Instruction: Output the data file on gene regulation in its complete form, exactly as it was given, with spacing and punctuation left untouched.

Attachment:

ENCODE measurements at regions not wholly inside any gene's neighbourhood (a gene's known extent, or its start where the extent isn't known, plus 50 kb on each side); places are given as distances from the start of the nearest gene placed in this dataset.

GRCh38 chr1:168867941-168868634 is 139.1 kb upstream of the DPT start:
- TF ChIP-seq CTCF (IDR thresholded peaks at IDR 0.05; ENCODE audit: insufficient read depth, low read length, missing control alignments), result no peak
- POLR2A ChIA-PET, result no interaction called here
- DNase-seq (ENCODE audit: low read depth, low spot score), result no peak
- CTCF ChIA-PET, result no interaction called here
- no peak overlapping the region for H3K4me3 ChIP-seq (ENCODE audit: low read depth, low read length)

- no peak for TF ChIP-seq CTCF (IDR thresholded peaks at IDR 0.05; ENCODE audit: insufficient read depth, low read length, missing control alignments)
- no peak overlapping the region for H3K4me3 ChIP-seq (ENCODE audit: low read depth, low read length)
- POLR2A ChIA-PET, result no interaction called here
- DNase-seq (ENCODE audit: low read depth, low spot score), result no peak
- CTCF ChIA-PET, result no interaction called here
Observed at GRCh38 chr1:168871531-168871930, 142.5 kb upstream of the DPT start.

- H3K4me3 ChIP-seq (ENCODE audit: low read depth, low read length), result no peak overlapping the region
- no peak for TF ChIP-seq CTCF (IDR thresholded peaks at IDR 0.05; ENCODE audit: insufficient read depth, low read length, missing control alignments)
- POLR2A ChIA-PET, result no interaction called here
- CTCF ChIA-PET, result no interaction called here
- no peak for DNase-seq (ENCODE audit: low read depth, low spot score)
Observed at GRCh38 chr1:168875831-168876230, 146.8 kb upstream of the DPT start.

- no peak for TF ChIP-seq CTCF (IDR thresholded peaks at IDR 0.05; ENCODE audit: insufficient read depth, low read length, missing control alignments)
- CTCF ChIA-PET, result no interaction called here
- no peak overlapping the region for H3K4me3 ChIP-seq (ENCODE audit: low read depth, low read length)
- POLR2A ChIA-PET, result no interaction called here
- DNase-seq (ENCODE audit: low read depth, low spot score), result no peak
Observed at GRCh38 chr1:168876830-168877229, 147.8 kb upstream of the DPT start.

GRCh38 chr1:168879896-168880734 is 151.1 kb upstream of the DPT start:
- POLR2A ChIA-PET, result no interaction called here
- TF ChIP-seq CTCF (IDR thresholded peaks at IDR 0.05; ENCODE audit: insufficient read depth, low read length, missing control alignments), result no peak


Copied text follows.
ENCODE measurements at regions not wholly inside any gene's neighbourhood (a gene's known extent, or its start where the extent isn't known, plus 50 kb on each side); places are given as distances from the start of the nearest gene placed in this dataset.

GRCh38 chr1:168867941-168868634 is 139.1 kb upstream of the DPT start:
- TF ChIP-seq CTCF (IDR thresholded peaks at IDR 0.05; ENCODE audit: insufficient read depth, low read length, missing control alignments), result no peak
- POLR2A ChIA-PET, result no interaction called here
- DNase-seq (ENCODE audit: low read depth, low spot score), result no peak
- CTCF ChIA-PET, result no interaction called here
- no peak overlapping the region for H3K4me3 ChIP-seq (ENCODE audit: low read depth, low read length)

- no peak for TF ChIP-seq CTCF (IDR thresholded peaks at IDR 0.05; ENCODE audit: insufficient read depth, low read length, missing control alignments)
- no peak overlapping the region for H3K4me3 ChIP-seq (ENCODE audit: low read depth, low read length)
- POLR2A ChIA-PET, result no interaction called here
- DNase-seq (ENCODE audit: low read depth, low spot score), result no peak
- CTCF ChIA-PET, result no interaction called here
Observed at GRCh38 chr1:168871531-168871930, 142.5 kb upstream of the DPT start.

- H3K4me3 ChIP-seq (ENCODE audit: low read depth, low read length), result no peak overlapping the region
- no peak for TF ChIP-seq CTCF (IDR thresholded peaks at IDR 0.05; ENCODE audit: insufficient read depth, low read length, missing control alignments)
- POLR2A ChIA-PET, result no interaction called here
- CTCF ChIA-PET, result no interaction called here
- no peak for DNase-seq (ENCODE audit: low read depth, low spot score)
Observed at GRCh38 chr1:168875831-168876230, 146.8 kb upstream of the DPT start.

- no peak for TF ChIP-seq CTCF (IDR thresholded peaks at IDR 0.05; ENCODE audit: insufficient read depth, low read length, missing control alignments)
- CTCF ChIA-PET, result no interaction called here
- no peak overlapping the region for H3K4me3 ChIP-seq (ENCODE audit: low read depth, low read length)
- POLR2A ChIA-PET, result no interaction called here
- DNase-seq (ENCODE audit: low read depth, low spot score), result no peak
Observed at GRCh38 chr1:168876830-168877229, 147.8 kb upstream of the DPT start.

GRCh38 chr1:168879896-168880734 is 151.1 kb upstream of the DPT start:
- POLR2A ChIA-PET, result no interaction called here
- TF ChIP-seq CTCF (IDR thresholded peaks at IDR 0.05; ENCODE audit: insufficient read depth, low read length, missing control alignments), result no peak